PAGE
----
The mystery deepens

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The mystery deepens

Tharoor’s fate now lies with the police and the courts

By Rahul Singh (insight)

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Published: Mon 19 Jan 2015, 10:21 PM

Last updated: Thu 25 Jun 2015, 11:17 PM

TOUGH TIMES… Shashi Tharoor faces the media — AFP file photo

TOUGH TIMES… Shashi Tharoor faces the media — AFP file photo

The mystery of Sunanda Pushkar Tharoor’s death, a year ago, deepens, day by day. The Delhi police are convinced it was a case of murder and are proceeding, accordingly. They have been questioning a number of people, including Shashi Tharoor’s domestic help, Narain Singh, and those who were the last to have seen Sunanda in her Delhi hotel (the hotel apparently has CCTV coverage of who entered and exited her room).

Two maverick Indian politicians have also entered the picture: Subramaniam Swamy and Amar Singh. Swamy, a former professor, minister and prominent member of the ruling Bharatiya Janata Party (BJP) claims that even if Tharoor did not commit the murder, he knows who did. What’s more, “seven politicians” will fall, once the murderer is identified, says Swamy, thereby fuelling frenzied speculation.

Amar Singh, another dodgy politician, who has had his ups and downs and loves mingling with Bollywood — he was once close to Amitabh Bachchan, bailing him out financially, before they fell out — revealed on January 15 to a TV channel that he had dined with Sunanda in Bangalore only a day before her death. The dinner continued till almost dawn and an agitated Sunanda claimed that she had nothing to do with the IPL cricket “mess” that Tharoor had got her into, and that she would disclose all this at a Press conference she was planning to hold (close friend of Sunanda, journalist Nalini Singh, who happens to be the sister of former editor and BJP minister, Arun Shourie, also said as much).

Needless to say, the Indian media, both electronic and print, have been having a ball over the new revelations, pointing the needle of suspicion on Tharoor. They remind me of those scenes on the “National Geographic” TV channel where, after a “kill”, the lions and lionesses indulge in a feeding frenzy. One particularly vociferous anchor even speculated that some kind of “mafia” did away with Sunanda, to prevent her from making damaging disclosures. But disclosures about what? The cricket IPL? Or the Pakistani lady that Sunanda suspected her husband was having an affair with? That Tharoor, or anybody else for that matter, could have murdered Sunanda over such issues sounds preposterous, to me at least. Perhaps, the Delhi police know better.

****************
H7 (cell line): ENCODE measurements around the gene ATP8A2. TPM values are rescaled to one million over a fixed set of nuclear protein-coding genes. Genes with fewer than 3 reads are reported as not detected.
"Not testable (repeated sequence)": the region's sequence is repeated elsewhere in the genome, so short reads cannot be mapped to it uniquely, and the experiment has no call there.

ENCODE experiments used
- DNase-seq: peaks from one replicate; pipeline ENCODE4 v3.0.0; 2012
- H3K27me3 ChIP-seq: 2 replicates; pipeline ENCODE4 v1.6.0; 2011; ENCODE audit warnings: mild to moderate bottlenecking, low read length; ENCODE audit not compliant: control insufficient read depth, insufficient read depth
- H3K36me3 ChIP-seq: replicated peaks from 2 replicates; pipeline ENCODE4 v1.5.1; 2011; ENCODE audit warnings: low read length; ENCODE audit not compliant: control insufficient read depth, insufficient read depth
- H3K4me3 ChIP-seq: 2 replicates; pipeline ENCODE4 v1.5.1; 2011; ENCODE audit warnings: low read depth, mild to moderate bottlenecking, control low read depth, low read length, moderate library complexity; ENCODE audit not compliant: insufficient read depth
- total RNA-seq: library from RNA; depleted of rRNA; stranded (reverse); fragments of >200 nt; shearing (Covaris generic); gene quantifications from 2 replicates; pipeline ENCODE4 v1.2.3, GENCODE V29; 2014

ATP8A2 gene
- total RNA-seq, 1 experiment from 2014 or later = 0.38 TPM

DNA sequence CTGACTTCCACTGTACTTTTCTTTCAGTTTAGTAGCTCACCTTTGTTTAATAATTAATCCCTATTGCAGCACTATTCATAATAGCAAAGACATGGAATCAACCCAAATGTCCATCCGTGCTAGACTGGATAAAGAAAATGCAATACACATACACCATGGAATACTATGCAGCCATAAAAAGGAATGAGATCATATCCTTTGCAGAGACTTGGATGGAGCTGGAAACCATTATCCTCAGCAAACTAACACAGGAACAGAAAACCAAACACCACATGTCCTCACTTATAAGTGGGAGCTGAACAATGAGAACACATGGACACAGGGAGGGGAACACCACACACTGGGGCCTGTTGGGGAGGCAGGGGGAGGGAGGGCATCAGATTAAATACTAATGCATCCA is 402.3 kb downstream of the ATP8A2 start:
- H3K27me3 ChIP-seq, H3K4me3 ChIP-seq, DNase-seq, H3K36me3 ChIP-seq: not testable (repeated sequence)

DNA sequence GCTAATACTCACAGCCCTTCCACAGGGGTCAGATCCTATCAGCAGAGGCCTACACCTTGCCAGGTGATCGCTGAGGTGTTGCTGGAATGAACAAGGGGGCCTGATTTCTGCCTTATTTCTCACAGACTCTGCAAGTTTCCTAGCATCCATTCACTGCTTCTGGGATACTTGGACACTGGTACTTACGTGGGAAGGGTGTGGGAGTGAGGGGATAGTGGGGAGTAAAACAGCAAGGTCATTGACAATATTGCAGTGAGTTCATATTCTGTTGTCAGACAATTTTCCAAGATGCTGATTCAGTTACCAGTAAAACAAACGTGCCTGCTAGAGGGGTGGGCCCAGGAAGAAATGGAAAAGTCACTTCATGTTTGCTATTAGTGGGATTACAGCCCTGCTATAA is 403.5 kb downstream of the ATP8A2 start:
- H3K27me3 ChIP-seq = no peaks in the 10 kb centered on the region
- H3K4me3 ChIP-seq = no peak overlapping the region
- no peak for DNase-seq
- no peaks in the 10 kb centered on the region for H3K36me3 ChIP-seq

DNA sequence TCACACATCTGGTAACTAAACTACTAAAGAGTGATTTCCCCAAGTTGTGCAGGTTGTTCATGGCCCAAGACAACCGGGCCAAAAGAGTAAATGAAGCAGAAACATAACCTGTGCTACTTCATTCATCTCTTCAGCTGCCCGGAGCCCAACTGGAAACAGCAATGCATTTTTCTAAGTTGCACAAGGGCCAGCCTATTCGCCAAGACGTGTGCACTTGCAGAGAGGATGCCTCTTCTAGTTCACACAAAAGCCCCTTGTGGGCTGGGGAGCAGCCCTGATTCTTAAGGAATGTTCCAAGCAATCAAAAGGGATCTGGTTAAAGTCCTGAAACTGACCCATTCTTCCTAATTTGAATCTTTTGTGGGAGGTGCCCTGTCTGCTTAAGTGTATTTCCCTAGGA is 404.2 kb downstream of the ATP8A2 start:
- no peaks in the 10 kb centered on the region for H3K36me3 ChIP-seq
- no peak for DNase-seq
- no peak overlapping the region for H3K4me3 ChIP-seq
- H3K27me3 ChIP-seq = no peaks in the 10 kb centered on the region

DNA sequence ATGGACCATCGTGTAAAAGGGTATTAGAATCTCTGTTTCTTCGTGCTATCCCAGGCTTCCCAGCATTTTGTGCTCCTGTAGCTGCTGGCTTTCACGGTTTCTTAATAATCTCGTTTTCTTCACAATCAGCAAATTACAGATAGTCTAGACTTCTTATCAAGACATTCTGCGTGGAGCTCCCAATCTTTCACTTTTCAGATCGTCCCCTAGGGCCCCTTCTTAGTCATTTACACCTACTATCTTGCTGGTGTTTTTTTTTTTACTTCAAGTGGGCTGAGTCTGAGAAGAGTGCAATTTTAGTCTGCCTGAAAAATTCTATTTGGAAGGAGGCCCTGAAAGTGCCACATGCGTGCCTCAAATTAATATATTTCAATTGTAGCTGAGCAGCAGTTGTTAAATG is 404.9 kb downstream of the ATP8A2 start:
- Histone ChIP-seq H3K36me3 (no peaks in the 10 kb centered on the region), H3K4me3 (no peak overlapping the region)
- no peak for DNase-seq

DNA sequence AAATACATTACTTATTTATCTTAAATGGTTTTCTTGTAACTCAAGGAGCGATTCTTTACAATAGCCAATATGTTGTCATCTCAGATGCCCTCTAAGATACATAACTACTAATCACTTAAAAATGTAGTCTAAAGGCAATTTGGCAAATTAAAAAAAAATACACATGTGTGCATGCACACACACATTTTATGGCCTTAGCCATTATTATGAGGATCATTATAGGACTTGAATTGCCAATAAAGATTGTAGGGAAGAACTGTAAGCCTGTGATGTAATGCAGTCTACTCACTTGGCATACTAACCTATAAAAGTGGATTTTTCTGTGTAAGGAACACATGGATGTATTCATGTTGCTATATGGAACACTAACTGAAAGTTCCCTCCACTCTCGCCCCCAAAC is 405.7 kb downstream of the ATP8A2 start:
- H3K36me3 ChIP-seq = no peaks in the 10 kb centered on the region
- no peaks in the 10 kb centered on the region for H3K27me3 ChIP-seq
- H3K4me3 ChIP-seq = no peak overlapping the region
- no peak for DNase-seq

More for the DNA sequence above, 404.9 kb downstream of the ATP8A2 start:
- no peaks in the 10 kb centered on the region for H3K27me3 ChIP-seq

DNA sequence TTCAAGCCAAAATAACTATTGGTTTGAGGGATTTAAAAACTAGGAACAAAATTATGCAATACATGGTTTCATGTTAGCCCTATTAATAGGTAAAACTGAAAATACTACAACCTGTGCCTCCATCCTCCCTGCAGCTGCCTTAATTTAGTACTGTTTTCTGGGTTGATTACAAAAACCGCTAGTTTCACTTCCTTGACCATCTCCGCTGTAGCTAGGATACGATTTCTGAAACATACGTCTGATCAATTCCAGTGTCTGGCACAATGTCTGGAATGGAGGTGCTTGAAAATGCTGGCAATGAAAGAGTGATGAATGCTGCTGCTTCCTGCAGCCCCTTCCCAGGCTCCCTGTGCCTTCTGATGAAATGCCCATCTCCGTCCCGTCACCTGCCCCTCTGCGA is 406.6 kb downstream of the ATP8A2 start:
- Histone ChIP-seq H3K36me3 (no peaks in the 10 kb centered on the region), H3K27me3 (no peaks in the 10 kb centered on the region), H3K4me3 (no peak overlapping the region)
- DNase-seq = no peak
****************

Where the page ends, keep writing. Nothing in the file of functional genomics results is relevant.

On his part, the usually voluble Tharoor has refused to answer to the media (though he will have to answer the Delhi police, who are due to question him very shortly). At the Kolkata literary festival that he attended on January 15, he lashed out at the Indian media, calling it “obnoxious” and “unprofessional”. There is, however, more than a touch of hypocrisy in Tharoor’s anti-media tirade. After all, in the past, when he was riding high, he lost no opportunity to court and woo the media, constantly appearing on TV and giving interviews to the Press.

His good looks, and his articulateness, made him a big media favourite. He guaranteed a good sound byte. On the social media, too, he was a big hit, his twitter following being second only to actor Amitabh Bachchan. Tharoor fed on the media and it fed on him. It was a mutually beneficial arrangement. His friendship and then his subsequent marriage to Sunanda also took place in the glare of high-voltage publicity — publicity that both of them promoted and reveled in. The irony is that the feeding frenzy has now become entirely one way, Tharoor having become the “kill”.

Be that as it may, before Tharoor’s meltdown, he had within a remarkably short time, become one of the best-known personalities in India, admired for his looks and intellect (he is the author of several critically-acclaimed books, fiction and non-fiction). From a senior official of the United Nations, who had spent all his working life abroad, he bravely decided to enter the hurly-burly of Indian politics, and won two successive Parliamentary elections. I, for one, applauded him, saying that if more people like him entered Indian politics, India would be the better for it. Then, hubris seems to have set in.

Tharoor mirrors another high-profile personality who, in much the same fashion, had a meteoric rise and an equally precipitous fall: Tarun Tejpal, founder editor of Tehelka magazine, and now embroiled in a rape case. Both men were once lauded by the media only to become reviled hate figures. Their fate now lies with the police and the law courts. Will Tharoor and Tejpal be able to rise, phoenix-like, from the ashes?

Rahul Singh is the former editor of Reader’s Digest, Indian Express and Khaleej Times



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